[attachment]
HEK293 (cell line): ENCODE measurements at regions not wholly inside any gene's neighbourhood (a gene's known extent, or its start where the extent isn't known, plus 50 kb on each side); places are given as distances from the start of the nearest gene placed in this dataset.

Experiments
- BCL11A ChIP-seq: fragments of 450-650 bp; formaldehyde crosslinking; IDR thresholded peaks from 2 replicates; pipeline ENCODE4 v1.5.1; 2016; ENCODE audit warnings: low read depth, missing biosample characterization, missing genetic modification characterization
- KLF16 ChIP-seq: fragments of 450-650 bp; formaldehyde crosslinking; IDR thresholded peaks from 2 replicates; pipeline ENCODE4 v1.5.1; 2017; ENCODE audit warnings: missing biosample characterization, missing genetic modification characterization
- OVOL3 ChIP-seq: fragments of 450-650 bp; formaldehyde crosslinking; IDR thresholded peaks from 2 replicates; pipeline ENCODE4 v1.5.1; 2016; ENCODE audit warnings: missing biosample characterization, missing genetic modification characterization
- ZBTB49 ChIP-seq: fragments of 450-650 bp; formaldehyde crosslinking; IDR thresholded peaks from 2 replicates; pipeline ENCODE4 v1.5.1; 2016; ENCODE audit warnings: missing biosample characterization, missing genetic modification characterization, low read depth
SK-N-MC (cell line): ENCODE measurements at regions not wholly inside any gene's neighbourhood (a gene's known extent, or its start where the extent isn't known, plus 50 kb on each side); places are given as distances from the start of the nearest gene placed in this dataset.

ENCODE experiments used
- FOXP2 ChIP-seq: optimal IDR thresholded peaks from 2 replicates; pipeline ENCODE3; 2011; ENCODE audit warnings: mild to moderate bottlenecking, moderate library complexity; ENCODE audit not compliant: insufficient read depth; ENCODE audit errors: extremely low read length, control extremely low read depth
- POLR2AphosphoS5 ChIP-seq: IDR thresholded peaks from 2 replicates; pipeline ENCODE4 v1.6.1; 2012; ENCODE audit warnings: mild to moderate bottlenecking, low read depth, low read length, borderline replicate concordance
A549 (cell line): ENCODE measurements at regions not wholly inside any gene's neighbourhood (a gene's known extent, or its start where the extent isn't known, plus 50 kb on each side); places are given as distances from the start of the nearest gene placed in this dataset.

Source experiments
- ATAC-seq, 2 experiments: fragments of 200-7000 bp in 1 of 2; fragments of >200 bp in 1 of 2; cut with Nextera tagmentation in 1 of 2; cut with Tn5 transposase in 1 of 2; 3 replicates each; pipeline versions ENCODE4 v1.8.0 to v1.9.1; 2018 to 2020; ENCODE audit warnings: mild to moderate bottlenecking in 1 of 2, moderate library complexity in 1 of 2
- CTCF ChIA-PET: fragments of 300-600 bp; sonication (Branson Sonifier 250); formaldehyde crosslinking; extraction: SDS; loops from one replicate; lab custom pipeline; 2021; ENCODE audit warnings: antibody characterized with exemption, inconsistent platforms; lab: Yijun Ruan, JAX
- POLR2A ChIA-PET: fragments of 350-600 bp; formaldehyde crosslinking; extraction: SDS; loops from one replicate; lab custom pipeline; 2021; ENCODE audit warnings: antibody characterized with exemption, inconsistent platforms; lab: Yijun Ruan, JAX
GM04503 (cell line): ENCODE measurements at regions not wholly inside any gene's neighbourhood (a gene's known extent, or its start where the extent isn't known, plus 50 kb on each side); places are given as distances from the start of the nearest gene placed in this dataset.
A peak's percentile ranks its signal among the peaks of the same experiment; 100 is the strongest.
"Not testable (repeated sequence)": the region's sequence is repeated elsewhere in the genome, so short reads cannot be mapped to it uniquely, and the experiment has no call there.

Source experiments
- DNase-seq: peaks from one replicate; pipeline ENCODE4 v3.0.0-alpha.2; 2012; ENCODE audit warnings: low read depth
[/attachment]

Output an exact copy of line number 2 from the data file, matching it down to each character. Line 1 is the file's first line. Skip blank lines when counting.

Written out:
Experiments